I think probably Truman’s motivation for doing all of that were unclear, even to himself. But I do think that no matter how much he loved it, he might have been gripped by certain impulse to humble the world that so enthralled his mother that it brought about her demise. And he did, even if it meant the he ended life utterly alone.
But there is one nice moment, in all of that, or a moment I always think is nice.
When Truman Capote was throwing the Black and White Ball, which was, well, probably the most majorly publicized party of all time (one critic suggested that the guest list was comprised of everyone who’d be first to the guillotine) one man came to Truman. His wife was a social climber who wasn’t really prestigious – and Truman had been almost gleefully turning away major socialites who were begging for invitations – and the man said that his wife was so upset that she hadn’t been invited that she’d taken to her bed and had been taking all kinds of sleeping pills. As soon as he heard that, Truman immediately ran to the phone, called her, and apologized for having lost her invitation in the mail, and told her that he expected to see her there early at his party.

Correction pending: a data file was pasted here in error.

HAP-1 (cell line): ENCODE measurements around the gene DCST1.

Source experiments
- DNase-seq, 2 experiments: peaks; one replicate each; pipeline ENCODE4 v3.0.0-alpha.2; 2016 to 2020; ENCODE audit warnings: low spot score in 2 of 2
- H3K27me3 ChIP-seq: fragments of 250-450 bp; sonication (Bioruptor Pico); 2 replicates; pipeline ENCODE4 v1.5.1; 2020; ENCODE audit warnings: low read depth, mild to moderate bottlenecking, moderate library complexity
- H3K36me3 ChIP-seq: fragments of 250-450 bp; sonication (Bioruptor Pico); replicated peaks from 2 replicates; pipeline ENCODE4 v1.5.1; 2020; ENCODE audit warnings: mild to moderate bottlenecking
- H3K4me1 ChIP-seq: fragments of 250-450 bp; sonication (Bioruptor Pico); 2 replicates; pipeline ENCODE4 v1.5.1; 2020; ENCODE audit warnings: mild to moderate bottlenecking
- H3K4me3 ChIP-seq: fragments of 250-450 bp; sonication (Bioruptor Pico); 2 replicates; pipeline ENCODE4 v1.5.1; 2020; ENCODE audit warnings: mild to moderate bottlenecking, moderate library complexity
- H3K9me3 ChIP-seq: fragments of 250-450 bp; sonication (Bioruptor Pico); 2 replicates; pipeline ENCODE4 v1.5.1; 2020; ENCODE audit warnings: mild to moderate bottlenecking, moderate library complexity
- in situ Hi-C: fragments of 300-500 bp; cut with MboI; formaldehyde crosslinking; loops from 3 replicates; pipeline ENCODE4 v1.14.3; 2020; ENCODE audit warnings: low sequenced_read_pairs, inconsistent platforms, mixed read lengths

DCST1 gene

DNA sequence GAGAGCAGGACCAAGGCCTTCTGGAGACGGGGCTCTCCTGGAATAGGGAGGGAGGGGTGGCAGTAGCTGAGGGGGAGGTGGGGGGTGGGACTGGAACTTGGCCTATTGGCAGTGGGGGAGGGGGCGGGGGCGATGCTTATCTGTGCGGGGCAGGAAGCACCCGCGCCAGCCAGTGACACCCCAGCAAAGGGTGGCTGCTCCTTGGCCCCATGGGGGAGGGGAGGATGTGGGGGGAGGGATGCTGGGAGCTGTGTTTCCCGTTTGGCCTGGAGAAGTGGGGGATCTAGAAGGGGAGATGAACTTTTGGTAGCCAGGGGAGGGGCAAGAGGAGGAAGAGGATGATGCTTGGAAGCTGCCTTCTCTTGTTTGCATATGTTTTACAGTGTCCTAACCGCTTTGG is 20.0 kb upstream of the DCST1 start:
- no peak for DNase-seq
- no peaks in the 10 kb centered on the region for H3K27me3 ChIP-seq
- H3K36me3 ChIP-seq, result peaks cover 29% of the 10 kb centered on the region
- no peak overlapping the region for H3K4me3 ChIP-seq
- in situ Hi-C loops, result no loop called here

That was a nice thing he did.
Long before that, though shortly after Lillie/Nina’s death, Truman wrote Breakfast at Tiffany’s. The title is borrowed from a story Truman heard about a young marine. The marine spent the night with a middle aged man in New York. The next morning, the man was so grateful he offered to take the marine anyplace he wanted for breakfast. “Pick someplace fancy,” he said. The marine had only heard of one fancy place in New York. “Well,” he said, “let’s have breakfast at Tiffany’s.” Neither Truman nor his mother were probably ever quite that naive, but, considering where they came from, they might have been close.
Truman said at the beginning that the novel was about a woman who wanted a calm place to go to, amids “that lovely smell of silver and alligator wallets.”
Breakfast at Tiffany’s does not end, as the movie does, with that woman finding that calm place in another person. But one day, the narrator does see Holly’s former cat looking well taken care of and contented in a windowsill, and he hopes that, wherever Holly is, she is, too. Perhaps he felt a desire to make her so. But perhaps he also realized that would have been pushing things too far.
Even if she never found that sense of calm, Nina did get to live for a while amid the lovely smell of silver and alligator wallets. In doing so, she gave birth to not only one of the greatest writers of the 20th century, but, as far as I can tell, one of the greatest characters. I think even Holly Golightly, always top banana in the shock department, would have been impressed.
Pics via Paramount Pictures Breakfast At Tiffany’s.
Capote: A Biography
Party of the Century